My office is a centrally located room in the home; that's why the base networking gear is there. It's also there so it's semi hidden from view.

I will certainly look at using MoCA instead of power line. In fact I was hoping someone would have said to get rid of it and simply use wireless or something else. MoCA is something else so I will look into it today.

Thank you.
 

Trip

Very Senior Member
Hi @Edtek. Here's the layout I gather from your description:

SNB_Edtek.png

As @eibgrad said, your setup isn't necessarily "wrong" in any glaring way, but if you did want to optimize, here is what I would look at (easiest first):

Remove Bottleneck/Failure Point (Free or Minimal Cost) - If the current EAP245 (AP1) is wired to both R1 and BR1, then you have an unnecessary, cascading single point of failure, plus a bandwidth bottleneck. I would fix this by wiring AP1 and BR1 each separately to R1 with their own ethernet cable, if possible (see the next diagram for what that looks like).

MoCa Backbone ($120-180) - If the powerline adapters are working well-enough, then I suppose they can be left alone, but I would much rather see you substitute them out for MoCa (explainer by ActionTec), provided you have TV coaxial cable running to each floor. In general, MoCa is much more reliable, higher real-world bandwidth and lower latency. If MoCa is a possibility, I'd recommend GoCoax MoCa 2.5 adapters (model WF-803M). You'd also need MoCa-compatible splitters in place of any normal ones not supporting the extended frequency range required.

Wifi Standardization ($120-400) - Since you already have one Omada AP and the controller running, IMHO it would serve you best to standardize your entire wireless access layer on it. The benefits are numerous: more efficient airspace usage (including the likelihood of less channel pollution and/or AP-to-AP co-interference), uniform support for 802.11r/k/v (for more seamless client roaming), identical Qualcomm radio chips all handling clients the same way, centralized management of all APs, and more efficient traffic flow overall.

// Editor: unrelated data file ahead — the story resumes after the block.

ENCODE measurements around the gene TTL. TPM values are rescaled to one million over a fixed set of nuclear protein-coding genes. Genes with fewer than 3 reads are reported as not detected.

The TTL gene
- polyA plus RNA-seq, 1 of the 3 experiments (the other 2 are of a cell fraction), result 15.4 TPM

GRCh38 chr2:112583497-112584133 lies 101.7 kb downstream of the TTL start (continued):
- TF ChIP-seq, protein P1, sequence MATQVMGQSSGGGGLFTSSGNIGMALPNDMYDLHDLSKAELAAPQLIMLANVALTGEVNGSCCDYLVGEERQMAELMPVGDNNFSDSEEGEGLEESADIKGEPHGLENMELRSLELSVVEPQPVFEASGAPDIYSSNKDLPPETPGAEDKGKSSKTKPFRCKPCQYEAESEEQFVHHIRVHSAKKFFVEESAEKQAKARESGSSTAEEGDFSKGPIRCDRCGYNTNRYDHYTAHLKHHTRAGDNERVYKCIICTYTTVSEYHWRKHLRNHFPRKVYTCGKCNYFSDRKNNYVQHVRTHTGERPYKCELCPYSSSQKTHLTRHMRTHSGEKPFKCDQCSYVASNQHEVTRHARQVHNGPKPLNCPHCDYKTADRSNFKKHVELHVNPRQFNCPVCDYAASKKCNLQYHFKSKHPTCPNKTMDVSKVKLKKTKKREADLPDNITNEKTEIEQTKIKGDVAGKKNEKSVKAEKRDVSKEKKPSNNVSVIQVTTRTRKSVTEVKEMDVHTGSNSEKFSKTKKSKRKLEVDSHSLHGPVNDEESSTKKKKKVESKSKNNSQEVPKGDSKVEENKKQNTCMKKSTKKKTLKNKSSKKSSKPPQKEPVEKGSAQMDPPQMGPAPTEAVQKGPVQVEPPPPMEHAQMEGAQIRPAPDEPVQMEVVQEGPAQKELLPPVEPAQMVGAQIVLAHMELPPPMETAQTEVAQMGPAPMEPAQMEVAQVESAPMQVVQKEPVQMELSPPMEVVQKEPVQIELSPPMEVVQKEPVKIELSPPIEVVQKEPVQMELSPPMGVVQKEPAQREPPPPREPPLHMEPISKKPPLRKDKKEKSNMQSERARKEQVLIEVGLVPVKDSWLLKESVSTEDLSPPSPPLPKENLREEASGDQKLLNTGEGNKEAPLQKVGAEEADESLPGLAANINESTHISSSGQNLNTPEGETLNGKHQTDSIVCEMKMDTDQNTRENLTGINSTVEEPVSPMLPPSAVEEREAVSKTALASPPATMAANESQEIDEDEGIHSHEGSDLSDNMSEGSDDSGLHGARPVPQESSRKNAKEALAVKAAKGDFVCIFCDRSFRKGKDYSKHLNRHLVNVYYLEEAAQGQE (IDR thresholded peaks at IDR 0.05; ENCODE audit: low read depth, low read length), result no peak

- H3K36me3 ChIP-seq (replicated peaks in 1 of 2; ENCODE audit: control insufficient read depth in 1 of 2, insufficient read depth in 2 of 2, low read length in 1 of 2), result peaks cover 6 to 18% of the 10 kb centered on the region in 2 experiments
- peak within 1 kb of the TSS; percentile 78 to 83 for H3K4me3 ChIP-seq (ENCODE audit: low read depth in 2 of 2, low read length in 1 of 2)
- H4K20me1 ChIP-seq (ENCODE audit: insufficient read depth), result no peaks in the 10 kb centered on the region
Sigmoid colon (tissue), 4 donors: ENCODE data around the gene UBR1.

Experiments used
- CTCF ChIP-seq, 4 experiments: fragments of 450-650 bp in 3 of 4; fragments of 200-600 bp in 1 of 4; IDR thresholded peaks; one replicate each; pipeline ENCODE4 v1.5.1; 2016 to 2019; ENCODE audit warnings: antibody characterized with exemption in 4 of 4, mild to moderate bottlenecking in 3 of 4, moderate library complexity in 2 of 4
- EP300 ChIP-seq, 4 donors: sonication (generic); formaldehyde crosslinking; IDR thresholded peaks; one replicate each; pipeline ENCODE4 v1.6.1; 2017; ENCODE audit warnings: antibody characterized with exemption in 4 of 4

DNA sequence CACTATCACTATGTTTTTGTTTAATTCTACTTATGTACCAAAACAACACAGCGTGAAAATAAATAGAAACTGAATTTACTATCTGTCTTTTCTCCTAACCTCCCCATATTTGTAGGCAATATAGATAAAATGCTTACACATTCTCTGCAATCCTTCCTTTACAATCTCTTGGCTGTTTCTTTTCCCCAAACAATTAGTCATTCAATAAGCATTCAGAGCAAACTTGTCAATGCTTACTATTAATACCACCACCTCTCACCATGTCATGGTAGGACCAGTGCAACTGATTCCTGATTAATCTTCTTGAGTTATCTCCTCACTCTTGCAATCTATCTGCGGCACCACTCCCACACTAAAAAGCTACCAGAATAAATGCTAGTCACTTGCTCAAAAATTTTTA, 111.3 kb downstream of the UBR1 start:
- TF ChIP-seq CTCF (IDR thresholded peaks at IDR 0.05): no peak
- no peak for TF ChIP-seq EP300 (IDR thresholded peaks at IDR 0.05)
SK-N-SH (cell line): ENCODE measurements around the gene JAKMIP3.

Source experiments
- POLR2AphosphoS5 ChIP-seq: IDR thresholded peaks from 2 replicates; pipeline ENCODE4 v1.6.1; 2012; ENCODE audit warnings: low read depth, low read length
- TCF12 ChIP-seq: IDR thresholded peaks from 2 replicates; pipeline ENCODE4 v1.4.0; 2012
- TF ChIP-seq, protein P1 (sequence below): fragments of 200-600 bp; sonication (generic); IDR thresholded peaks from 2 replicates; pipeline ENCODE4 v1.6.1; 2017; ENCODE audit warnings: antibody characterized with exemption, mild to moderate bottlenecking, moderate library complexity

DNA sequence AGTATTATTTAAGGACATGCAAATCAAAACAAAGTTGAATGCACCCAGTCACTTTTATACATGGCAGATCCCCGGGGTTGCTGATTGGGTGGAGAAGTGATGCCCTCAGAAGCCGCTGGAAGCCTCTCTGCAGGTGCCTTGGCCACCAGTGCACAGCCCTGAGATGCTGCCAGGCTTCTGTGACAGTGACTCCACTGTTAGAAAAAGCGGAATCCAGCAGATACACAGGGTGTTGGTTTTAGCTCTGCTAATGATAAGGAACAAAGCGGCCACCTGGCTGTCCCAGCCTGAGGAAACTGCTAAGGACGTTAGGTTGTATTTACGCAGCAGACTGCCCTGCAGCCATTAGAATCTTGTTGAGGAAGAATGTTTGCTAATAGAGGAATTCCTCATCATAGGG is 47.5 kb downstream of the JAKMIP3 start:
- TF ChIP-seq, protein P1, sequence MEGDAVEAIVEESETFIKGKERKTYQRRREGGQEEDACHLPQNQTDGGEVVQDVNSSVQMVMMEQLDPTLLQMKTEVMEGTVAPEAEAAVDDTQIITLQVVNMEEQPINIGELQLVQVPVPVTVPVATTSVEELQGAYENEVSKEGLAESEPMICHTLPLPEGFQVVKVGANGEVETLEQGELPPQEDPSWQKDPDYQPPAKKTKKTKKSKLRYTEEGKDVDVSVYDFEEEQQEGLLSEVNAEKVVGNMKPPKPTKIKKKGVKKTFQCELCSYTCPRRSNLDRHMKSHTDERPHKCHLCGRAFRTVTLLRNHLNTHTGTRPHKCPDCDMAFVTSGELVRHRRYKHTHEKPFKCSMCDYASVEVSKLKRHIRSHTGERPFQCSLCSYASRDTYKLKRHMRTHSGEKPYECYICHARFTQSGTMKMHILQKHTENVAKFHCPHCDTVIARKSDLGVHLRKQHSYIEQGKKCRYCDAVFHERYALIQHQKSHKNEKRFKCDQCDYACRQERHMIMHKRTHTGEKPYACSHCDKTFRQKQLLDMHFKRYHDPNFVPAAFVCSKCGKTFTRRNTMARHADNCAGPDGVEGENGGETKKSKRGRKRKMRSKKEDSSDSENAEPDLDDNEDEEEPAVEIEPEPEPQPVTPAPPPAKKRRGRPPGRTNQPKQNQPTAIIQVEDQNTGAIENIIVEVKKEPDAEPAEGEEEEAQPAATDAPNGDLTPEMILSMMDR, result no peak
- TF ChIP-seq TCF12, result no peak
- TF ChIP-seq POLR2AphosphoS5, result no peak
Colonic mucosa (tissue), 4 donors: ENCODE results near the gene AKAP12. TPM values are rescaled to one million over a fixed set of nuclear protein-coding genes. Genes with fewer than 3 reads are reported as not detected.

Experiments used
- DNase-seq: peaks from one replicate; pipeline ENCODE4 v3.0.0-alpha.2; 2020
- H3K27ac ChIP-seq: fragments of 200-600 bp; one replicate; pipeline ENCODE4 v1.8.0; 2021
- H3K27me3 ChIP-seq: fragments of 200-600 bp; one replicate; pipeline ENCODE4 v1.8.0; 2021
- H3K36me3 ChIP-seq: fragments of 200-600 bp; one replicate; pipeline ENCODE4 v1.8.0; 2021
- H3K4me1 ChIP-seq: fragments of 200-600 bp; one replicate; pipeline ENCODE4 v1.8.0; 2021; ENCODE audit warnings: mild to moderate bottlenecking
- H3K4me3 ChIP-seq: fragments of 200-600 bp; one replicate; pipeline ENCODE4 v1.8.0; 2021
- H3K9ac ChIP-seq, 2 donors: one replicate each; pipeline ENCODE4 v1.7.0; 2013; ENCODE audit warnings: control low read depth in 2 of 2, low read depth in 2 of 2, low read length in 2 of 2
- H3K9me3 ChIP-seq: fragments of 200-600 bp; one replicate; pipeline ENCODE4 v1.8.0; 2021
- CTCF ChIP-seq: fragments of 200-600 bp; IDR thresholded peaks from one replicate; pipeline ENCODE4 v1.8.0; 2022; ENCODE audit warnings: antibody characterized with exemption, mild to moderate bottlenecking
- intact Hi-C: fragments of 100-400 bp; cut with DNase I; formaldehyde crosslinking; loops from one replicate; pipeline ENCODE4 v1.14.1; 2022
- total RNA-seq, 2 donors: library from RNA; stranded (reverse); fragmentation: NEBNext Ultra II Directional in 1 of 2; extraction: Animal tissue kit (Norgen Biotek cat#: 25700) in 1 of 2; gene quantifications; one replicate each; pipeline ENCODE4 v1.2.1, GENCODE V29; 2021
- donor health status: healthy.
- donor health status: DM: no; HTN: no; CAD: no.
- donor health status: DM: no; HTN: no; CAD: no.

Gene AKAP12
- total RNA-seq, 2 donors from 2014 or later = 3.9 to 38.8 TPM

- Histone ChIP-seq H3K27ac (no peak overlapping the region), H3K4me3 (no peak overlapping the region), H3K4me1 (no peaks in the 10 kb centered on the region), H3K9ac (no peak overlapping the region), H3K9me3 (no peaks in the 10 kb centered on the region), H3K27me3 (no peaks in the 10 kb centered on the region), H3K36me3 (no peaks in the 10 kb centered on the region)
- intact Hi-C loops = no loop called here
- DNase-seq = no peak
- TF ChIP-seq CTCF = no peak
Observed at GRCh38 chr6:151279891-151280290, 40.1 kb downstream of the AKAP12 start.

To do the upgrade, you'd need at least two more EAPs, plus at least one additional powerline (or better yet, MoCa) adapter. You would start the upgrade by disabling wifi on the AX56U (effectively turning it into a "wired" router only). You would ceiling mount the existing EAP245, so it broadcasts across the first floor. Upstairs, you'd swap out the R7000 (eBay it?) for a ceiling-mounted EAP (225v3 or 245). In the basement, you'd install a new, ceiling-mounted EAP225v3 or 245, connected to the additional powerline (or MoCa) adapter.

There is one potential con here: all APs would be dependent on availability of the single Omada controller instance (a combined single point of failure), but the potential benefits are worth it, provided you can ensure controller uptime. If necessary, you may want to just buy the OC200 dedicated controller hardware (~$90) and migrate your Omada configuration to it, to liberate it from the failure domain of your PC.

A note on the upstairs layout: since you'd be replacing a highly-amplified all-in-one (the R7000) with a much lower-amplification AP, you may find you need an additional AP ("AP4" below) to cover the same amount of range. In that case, you'd wire your TP-Link 8-port switch (SW1) to BR2, then wire the two EAPs to the switch, placing one EAP at each end of the floor. Contrary to what you may be thinking, a potential 1-for-2 swap isn't necessarily a bad thing; in fact, quite the opposite: you'd be offering up more total fronthaul and potentially stronger average RSSI across the entire floor, which is especially good for 5Ghz.

Here are all the proposed changes together, with optional items dimmed -- note: bridge units ("BR#") are either all-MoCa or all-powerline, not mixed, nor run in-parallel:

SNB_Edtek_2.png

Hope all of that helps to guide you. Feel free to ask any questions.